In the second and final part to ‘The Loudest Have Least to Say’, Laura Frater and the Rev Andrew Frater discuss religious evolution, blasphemy and Thomas Aikenhead
LAURA FRATER: A religious faith can be such a life giving thing; a source of positive virtue in terms of hope, wisdom and peace. And yet, if one observes the reality of religious expression in many parts of the world today, one would have to conclude that Religion is often used as a force for evil rather than good. It’s about enslaving rather than enriching human life. Would you agree?
ANDREW FRATER: Yes, of course. However, I’m also conscious of historical bench-marks; times when people of faith secured life-changing shifts in terms of morality and ethics. For example, an end to slavery, children up chimneys, general health inequality, illiteracy and a whole host of other injustices done away with by campaigners inspired by one faith or another.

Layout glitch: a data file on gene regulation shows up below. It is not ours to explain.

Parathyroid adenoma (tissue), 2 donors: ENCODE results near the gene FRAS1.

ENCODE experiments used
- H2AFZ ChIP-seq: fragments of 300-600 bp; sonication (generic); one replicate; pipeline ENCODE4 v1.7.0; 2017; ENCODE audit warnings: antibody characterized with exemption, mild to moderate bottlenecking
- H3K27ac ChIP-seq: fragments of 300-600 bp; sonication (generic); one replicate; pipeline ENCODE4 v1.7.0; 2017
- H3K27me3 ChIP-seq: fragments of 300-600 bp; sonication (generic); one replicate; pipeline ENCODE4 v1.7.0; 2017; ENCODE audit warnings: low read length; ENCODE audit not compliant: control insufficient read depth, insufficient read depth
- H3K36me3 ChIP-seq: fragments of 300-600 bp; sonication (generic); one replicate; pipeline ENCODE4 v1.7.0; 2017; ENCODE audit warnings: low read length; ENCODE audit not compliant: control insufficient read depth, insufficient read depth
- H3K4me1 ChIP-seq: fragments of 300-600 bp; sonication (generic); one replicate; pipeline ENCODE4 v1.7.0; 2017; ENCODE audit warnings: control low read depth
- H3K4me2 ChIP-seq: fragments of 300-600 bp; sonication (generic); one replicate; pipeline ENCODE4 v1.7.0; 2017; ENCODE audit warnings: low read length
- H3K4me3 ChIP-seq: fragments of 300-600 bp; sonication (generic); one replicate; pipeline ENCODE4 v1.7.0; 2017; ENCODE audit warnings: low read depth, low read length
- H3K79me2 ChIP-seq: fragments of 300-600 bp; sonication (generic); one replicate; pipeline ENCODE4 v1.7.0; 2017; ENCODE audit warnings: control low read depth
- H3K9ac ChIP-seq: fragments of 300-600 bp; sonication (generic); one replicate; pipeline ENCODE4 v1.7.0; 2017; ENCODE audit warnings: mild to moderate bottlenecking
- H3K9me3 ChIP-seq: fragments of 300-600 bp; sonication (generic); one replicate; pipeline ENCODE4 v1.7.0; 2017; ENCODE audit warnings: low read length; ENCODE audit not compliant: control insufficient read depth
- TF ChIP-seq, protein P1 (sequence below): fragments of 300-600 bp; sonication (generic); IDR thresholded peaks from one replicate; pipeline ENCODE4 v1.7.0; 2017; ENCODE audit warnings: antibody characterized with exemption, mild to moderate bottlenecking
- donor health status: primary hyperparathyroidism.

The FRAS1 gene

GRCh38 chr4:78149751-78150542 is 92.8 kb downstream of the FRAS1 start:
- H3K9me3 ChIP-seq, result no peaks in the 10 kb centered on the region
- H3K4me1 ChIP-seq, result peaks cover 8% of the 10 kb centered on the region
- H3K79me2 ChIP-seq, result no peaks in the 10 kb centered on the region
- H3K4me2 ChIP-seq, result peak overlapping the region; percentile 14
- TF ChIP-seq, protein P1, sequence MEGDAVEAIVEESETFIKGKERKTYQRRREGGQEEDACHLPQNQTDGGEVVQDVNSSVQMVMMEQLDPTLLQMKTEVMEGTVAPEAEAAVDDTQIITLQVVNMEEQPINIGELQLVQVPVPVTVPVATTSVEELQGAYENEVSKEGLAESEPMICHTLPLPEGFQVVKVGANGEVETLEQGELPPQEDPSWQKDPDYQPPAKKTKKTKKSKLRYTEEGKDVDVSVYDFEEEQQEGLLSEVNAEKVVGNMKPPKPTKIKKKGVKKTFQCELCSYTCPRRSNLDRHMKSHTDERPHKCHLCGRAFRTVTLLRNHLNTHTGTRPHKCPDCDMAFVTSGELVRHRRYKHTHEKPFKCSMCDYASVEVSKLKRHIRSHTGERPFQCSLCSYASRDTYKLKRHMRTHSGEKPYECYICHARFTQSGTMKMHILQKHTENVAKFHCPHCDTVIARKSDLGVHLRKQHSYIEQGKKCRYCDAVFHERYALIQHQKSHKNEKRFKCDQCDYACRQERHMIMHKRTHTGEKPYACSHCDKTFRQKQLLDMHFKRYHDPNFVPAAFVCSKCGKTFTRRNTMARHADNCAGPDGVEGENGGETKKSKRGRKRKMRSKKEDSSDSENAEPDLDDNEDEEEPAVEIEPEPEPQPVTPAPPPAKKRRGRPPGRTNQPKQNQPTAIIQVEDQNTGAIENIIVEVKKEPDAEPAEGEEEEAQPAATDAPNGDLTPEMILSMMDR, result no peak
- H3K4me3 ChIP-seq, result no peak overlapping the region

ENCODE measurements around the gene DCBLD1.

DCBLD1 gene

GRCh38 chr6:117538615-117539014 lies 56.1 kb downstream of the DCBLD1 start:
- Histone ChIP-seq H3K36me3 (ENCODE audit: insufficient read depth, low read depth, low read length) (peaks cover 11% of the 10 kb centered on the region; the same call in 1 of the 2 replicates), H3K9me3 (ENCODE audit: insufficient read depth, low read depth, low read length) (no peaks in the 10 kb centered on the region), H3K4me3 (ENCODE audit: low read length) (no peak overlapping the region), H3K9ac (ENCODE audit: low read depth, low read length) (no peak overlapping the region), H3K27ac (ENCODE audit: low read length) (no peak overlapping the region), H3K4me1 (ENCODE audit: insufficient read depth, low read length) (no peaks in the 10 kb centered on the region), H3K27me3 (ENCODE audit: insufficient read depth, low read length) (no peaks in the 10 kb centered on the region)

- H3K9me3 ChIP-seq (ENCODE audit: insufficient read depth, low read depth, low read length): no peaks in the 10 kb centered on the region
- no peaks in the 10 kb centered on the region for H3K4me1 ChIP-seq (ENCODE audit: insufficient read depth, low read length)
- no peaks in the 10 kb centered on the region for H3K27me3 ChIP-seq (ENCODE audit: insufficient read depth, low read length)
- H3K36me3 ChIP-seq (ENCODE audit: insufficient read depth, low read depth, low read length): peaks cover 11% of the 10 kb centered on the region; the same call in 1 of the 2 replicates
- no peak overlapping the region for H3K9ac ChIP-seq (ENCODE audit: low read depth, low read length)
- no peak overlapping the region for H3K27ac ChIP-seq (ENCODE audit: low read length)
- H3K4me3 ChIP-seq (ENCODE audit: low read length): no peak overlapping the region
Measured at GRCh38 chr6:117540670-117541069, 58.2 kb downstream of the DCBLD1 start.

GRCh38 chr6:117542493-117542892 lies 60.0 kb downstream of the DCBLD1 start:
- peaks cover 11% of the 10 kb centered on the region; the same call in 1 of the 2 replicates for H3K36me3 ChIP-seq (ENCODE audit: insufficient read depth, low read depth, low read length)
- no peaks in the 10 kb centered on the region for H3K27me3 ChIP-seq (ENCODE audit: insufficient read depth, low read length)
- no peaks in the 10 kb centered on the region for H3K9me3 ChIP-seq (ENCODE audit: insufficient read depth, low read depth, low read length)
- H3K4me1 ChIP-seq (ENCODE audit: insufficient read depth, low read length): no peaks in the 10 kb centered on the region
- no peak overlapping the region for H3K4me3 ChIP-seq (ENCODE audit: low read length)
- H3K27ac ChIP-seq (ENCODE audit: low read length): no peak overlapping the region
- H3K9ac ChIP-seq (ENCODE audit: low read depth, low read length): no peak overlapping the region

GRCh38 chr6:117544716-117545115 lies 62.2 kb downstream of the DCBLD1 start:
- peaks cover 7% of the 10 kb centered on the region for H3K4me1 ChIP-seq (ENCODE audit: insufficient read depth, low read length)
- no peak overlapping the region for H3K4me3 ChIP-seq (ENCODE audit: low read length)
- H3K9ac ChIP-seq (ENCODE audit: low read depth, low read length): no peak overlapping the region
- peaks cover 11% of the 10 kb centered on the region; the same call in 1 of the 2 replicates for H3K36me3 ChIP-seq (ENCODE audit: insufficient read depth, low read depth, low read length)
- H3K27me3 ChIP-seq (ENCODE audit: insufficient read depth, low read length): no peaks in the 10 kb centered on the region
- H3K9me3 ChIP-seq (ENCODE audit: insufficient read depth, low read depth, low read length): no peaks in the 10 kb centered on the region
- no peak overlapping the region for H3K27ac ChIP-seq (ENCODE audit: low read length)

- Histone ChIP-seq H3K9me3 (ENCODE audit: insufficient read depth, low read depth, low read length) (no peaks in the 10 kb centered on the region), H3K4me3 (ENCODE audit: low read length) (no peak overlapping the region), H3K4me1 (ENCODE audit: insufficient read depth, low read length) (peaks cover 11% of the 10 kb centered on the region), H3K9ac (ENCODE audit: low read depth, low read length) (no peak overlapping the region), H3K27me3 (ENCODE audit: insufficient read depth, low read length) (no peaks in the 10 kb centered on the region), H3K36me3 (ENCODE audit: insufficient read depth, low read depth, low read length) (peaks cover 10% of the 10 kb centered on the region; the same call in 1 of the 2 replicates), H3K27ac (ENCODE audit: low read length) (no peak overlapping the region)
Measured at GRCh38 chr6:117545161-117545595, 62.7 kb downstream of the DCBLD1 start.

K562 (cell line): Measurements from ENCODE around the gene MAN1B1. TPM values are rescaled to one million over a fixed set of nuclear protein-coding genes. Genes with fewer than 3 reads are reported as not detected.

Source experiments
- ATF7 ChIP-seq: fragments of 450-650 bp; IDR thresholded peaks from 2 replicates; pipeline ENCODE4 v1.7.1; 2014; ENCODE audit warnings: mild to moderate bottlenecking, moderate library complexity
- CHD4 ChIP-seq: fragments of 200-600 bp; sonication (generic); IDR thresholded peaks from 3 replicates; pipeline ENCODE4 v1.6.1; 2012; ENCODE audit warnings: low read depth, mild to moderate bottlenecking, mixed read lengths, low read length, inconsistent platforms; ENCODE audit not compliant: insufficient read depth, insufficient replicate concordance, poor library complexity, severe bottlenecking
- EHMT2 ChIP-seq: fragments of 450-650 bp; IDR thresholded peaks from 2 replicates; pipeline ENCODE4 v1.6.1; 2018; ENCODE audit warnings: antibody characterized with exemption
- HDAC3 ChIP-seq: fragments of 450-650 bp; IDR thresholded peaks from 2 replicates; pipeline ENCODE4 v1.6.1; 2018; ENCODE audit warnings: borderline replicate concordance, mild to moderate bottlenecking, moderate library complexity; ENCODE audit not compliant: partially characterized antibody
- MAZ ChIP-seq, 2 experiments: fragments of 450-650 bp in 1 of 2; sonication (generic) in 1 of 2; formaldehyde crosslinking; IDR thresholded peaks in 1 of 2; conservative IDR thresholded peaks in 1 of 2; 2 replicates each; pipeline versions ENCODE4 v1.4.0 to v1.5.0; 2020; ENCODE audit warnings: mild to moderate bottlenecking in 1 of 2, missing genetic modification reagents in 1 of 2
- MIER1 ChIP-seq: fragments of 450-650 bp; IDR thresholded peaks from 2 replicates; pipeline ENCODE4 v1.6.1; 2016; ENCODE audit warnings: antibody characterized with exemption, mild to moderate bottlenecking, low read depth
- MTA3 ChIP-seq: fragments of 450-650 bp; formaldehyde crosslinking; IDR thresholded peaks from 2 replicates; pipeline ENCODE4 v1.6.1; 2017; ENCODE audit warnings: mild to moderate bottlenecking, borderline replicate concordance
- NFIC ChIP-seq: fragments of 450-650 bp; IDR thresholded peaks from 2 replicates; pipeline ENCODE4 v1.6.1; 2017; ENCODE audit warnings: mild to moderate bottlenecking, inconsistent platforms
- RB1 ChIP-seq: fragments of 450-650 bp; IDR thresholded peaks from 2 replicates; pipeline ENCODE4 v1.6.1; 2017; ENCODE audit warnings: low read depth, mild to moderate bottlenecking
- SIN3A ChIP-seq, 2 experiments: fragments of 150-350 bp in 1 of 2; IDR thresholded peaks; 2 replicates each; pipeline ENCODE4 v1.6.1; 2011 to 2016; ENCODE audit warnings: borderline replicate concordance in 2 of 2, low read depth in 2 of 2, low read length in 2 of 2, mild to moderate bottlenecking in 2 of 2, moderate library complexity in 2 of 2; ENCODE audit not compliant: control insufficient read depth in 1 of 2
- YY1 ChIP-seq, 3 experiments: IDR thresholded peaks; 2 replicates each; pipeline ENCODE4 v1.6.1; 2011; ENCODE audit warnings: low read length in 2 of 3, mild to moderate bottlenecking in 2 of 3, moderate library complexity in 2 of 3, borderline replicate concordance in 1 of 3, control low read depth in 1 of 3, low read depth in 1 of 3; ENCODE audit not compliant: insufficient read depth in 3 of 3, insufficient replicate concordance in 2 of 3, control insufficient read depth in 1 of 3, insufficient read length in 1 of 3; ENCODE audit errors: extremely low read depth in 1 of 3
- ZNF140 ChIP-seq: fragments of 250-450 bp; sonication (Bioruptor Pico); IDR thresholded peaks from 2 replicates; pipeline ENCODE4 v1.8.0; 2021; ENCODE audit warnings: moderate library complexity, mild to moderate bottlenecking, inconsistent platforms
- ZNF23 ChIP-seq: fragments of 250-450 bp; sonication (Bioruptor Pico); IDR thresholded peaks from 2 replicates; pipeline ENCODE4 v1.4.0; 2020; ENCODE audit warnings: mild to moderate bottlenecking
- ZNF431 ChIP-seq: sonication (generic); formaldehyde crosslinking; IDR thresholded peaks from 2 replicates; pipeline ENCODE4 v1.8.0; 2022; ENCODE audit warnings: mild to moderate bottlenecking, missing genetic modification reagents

The troublesome things you talk about, however, stem from the evolutionary path that all religions are prone to take as a matter of course. A little illustration from my childhood may help to throw light on this: I can remember, as a boy, being part of a tree-house building adventure. A long established oak tree behind a friend’s garden served to house our structure. With zeal and enthusiasm a dozen determined youngsters set about with nails, wood and hammers! At first, everyone pulled together with a shared vision (visions have a habit of promoting unity!). However, once the task was completed, relational tensions began to emerge. By the end of a protracted process, we had ring-fenced the tree, had placed a guard on duty at a small entrance, and with aplomb, provided a bizarre password for all who wished to enter! Indeed, for those acquainted with the Hebrew scriptures the word ‘shibboleth’ comes to mind. In a sense, we were doing what religions have always done: marking out theological territory, building a big high wall with a professional religious class at the gate ‘qualified’ to assess who gets in and who stays out!